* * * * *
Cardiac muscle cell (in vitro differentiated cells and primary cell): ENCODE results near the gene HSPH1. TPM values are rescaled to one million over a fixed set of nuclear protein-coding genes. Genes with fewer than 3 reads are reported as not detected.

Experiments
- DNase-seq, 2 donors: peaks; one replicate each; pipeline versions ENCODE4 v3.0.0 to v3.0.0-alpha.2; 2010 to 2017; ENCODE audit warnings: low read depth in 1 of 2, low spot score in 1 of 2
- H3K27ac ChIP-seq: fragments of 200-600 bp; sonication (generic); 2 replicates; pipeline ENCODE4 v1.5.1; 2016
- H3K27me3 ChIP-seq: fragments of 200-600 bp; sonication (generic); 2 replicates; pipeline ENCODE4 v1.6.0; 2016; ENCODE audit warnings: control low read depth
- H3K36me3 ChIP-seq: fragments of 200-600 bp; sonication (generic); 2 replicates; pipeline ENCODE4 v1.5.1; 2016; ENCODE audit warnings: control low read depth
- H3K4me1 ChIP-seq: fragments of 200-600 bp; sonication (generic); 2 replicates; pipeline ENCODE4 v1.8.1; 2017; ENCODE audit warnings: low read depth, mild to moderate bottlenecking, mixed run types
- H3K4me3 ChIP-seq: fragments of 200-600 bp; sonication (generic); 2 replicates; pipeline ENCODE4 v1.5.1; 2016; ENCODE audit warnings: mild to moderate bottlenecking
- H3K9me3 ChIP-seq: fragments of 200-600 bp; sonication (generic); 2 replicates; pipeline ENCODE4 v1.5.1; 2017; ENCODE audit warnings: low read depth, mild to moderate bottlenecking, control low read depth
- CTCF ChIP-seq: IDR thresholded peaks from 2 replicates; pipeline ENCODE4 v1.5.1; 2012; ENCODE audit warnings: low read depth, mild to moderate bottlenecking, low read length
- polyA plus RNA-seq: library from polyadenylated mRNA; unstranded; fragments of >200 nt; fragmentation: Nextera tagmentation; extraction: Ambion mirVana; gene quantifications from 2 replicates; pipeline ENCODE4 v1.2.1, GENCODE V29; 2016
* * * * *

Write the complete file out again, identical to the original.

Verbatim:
Cardiac muscle cell (in vitro differentiated cells and primary cell): ENCODE results near the gene HSPH1. TPM values are rescaled to one million over a fixed set of nuclear protein-coding genes. Genes with fewer than 3 reads are reported as not detected.

Experiments
- DNase-seq, 2 donors: peaks; one replicate each; pipeline versions ENCODE4 v3.0.0 to v3.0.0-alpha.2; 2010 to 2017; ENCODE audit warnings: low read depth in 1 of 2, low spot score in 1 of 2
- H3K27ac ChIP-seq: fragments of 200-600 bp; sonication (generic); 2 replicates; pipeline ENCODE4 v1.5.1; 2016
- H3K27me3 ChIP-seq: fragments of 200-600 bp; sonication (generic); 2 replicates; pipeline ENCODE4 v1.6.0; 2016; ENCODE audit warnings: control low read depth
- H3K36me3 ChIP-seq: fragments of 200-600 bp; sonication (generic); 2 replicates; pipeline ENCODE4 v1.5.1; 2016; ENCODE audit warnings: control low read depth
- H3K4me1 ChIP-seq: fragments of 200-600 bp; sonication (generic); 2 replicates; pipeline ENCODE4 v1.8.1; 2017; ENCODE audit warnings: low read depth, mild to moderate bottlenecking, mixed run types
- H3K4me3 ChIP-seq: fragments of 200-600 bp; sonication (generic); 2 replicates; pipeline ENCODE4 v1.5.1; 2016; ENCODE audit warnings: mild to moderate bottlenecking
- H3K9me3 ChIP-seq: fragments of 200-600 bp; sonication (generic); 2 replicates; pipeline ENCODE4 v1.5.1; 2017; ENCODE audit warnings: low read depth, mild to moderate bottlenecking, control low read depth
- CTCF ChIP-seq: IDR thresholded peaks from 2 replicates; pipeline ENCODE4 v1.5.1; 2012; ENCODE audit warnings: low read depth, mild to moderate bottlenecking, low read length
- polyA plus RNA-seq: library from polyadenylated mRNA; unstranded; fragments of >200 nt; fragmentation: Nextera tagmentation; extraction: Ambion mirVana; gene quantifications from 2 replicates; pipeline ENCODE4 v1.2.1, GENCODE V29; 2016